Reflections from a biology major bookworm: Part 1

As the school year winds down and my time at Transylvania comes to a close, I am inspired to reflect. So it is my pleasure to turn these last few columns of the year into a retrospective: a list, in no particular order, of the best books I didn’t get to review during my time writing “Notes From My Bookshelf.”

“Havemercy” by Jaida Jones and Danielle Bennett is the first book that came to mind when I thought of making a list like this. This is one of my favorite books that not many people know about, and I always intended to write a review of it, which somehow never happened.

“Havemercy” is a fantasy novel set in a vividly painted world where magicians build flying metal dragons for military use. This book has something for everyone — at turns gripping, funny, romantic and intriguing. The characters are realistic and thoughtfully written, and the plot is tense and interesting. I can’t recommend this book highly enough; it’s a gem of a first novel, with a series of equally compelling sequels.

“The Ghost Map” by Steven Johnson is a nonfiction chronicle of a London cholera outbreak that combines epidemiology, history and narrative to be unexpectedly engaging. It tracks the spread of the disease from one sick baby to an entire neighborhood, and details the work of doctors and scientists to determine the source as they figure out that the pathogen is waterborne and then how the patients were being exposed.

“The Sparrow” by Mary Doria Russell: This is a weird one, and its plot sort of defies any attempts to pin it down. At its core, it is a book about religious inspiration for both good and evil purposes, as well as a science fiction epic about space travel and colonization.

Somehow, this combination manages to be not at all ridiculous. Emotionally dynamic and at times fraught, it follows the scientific exploration of a newly discovered planet by a Jesuit organization, which comes ultimately to a bad end despite the support of the natives of the planet.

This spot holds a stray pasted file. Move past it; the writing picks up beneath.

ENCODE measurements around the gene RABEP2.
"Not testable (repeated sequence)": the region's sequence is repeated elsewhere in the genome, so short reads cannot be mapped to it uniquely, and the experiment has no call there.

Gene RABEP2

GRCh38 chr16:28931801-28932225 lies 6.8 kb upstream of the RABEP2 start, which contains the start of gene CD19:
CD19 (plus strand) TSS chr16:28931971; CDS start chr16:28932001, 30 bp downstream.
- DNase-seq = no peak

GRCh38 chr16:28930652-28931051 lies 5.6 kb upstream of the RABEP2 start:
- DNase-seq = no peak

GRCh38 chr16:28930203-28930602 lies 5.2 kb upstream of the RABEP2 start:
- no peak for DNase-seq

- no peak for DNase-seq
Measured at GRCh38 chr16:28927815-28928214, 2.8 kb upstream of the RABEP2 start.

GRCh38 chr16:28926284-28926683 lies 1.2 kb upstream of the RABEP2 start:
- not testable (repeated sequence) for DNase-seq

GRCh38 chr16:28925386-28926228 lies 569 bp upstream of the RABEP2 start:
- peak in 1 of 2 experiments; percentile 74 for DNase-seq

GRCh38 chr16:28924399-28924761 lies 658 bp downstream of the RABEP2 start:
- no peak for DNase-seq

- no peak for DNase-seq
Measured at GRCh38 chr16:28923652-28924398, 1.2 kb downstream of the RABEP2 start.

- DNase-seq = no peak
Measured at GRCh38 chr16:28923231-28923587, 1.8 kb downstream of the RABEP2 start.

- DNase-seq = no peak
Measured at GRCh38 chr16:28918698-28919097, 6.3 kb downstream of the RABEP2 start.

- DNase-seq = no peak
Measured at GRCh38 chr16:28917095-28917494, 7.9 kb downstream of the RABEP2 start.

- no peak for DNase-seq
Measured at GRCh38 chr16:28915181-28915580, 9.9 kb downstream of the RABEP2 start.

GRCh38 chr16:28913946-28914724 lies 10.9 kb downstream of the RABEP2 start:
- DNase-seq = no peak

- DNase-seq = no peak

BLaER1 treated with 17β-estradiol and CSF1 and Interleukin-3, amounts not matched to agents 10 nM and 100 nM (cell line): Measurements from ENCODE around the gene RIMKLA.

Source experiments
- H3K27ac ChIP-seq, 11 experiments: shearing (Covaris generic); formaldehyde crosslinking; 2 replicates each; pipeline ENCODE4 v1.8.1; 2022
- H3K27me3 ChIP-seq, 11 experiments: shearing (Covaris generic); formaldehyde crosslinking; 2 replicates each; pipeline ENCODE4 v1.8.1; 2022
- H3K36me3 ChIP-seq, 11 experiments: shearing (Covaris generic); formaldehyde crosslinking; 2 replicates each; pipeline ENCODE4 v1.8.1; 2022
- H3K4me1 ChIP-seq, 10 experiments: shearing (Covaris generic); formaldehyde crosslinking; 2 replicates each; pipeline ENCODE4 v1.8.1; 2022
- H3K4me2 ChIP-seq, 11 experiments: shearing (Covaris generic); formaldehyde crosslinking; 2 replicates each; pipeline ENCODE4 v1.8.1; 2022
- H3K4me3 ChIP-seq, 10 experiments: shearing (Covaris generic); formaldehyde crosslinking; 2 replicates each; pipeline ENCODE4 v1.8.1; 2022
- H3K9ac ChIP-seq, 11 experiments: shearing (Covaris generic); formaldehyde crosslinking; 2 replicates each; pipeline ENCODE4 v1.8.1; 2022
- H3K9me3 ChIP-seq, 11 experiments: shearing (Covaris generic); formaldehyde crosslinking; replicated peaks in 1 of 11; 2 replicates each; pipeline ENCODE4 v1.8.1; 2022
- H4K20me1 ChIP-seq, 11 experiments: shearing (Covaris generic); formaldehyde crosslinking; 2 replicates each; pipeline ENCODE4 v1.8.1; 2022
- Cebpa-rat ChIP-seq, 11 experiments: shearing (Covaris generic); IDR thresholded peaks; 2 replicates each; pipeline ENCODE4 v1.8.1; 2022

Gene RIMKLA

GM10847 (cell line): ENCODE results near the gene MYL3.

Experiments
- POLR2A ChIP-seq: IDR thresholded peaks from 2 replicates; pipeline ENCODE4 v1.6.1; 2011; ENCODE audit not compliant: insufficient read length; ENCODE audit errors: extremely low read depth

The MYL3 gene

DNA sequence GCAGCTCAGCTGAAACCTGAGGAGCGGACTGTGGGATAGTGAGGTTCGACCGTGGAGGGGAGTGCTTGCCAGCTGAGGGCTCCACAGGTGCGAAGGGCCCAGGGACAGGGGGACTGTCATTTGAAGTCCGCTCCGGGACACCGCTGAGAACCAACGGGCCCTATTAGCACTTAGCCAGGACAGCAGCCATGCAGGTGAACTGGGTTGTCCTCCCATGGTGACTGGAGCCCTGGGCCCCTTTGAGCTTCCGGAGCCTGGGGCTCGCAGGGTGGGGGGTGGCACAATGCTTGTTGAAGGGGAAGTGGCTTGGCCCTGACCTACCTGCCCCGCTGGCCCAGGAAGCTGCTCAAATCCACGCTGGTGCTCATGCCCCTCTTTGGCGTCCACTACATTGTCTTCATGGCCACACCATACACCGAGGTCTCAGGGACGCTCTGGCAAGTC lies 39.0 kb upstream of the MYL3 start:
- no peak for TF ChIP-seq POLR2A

“The Sparrow” got off to a slow start for me, but once it got going it was impossible to leave behind. The chilling denouement of this novel has haunted me since I finished it.

“Bitter Blood” by Jerry Bledsoe serves as an account of a spree of murders in 1984 and 1985, linked by bizarre family dynamics and eccentric characters. Deeply researched through media reports and interviews with surviving family of the victims and perpetrators, “Bitter Blood” is surprisingly entertaining and even makes readers forget its excessive length — 575 pages.

“The Fates Will Find Their Way” by Hannah Pittard is a series of vignettes concerning possible fates of a missing teenage girl and the people who knew her. Is she murdered? Did she run away? Is she sad or happy? What effect does her disappearance have on her little sister and the other neighborhood children? No conclusive answers are given, but the book offers a series of entertaining and emotionally resonant possibilities.

Check back next week for more of my favorite unreviewed books!Image


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